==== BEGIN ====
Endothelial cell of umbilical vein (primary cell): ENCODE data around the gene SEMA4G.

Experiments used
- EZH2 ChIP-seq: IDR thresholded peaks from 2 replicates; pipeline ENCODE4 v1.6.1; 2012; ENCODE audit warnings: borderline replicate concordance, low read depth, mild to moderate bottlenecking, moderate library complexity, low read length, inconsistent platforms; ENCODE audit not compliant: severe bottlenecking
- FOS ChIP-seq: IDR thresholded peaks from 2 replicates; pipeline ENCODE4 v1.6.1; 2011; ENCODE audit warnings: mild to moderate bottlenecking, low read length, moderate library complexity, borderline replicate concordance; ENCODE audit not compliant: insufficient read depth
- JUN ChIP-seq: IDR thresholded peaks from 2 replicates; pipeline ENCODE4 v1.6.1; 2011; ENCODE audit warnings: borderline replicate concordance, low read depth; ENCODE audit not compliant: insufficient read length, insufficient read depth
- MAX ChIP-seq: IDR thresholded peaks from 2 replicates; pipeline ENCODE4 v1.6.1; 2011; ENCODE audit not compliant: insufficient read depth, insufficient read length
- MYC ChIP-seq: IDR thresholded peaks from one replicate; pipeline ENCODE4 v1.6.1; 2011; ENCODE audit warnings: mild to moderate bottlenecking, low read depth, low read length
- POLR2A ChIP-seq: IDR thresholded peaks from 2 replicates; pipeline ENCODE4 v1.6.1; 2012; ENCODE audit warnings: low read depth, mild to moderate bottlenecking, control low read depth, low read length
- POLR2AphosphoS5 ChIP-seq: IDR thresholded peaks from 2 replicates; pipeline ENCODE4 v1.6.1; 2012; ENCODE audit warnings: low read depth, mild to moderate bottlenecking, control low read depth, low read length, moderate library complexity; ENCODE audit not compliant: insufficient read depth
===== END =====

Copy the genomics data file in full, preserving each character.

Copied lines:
Endothelial cell of umbilical vein (primary cell): ENCODE data around the gene SEMA4G.

Experiments used
- EZH2 ChIP-seq: IDR thresholded peaks from 2 replicates; pipeline ENCODE4 v1.6.1; 2012; ENCODE audit warnings: borderline replicate concordance, low read depth, mild to moderate bottlenecking, moderate library complexity, low read length, inconsistent platforms; ENCODE audit not compliant: severe bottlenecking
- FOS ChIP-seq: IDR thresholded peaks from 2 replicates; pipeline ENCODE4 v1.6.1; 2011; ENCODE audit warnings: mild to moderate bottlenecking, low read length, moderate library complexity, borderline replicate concordance; ENCODE audit not compliant: insufficient read depth
- JUN ChIP-seq: IDR thresholded peaks from 2 replicates; pipeline ENCODE4 v1.6.1; 2011; ENCODE audit warnings: borderline replicate concordance, low read depth; ENCODE audit not compliant: insufficient read length, insufficient read depth
- MAX ChIP-seq: IDR thresholded peaks from 2 replicates; pipeline ENCODE4 v1.6.1; 2011; ENCODE audit not compliant: insufficient read depth, insufficient read length
- MYC ChIP-seq: IDR thresholded peaks from one replicate; pipeline ENCODE4 v1.6.1; 2011; ENCODE audit warnings: mild to moderate bottlenecking, low read depth, low read length
- POLR2A ChIP-seq: IDR thresholded peaks from 2 replicates; pipeline ENCODE4 v1.6.1; 2012; ENCODE audit warnings: low read depth, mild to moderate bottlenecking, control low read depth, low read length
- POLR2AphosphoS5 ChIP-seq: IDR thresholded peaks from 2 replicates; pipeline ENCODE4 v1.6.1; 2012; ENCODE audit warnings: low read depth, mild to moderate bottlenecking, control low read depth, low read length, moderate library complexity; ENCODE audit not compliant: insufficient read depth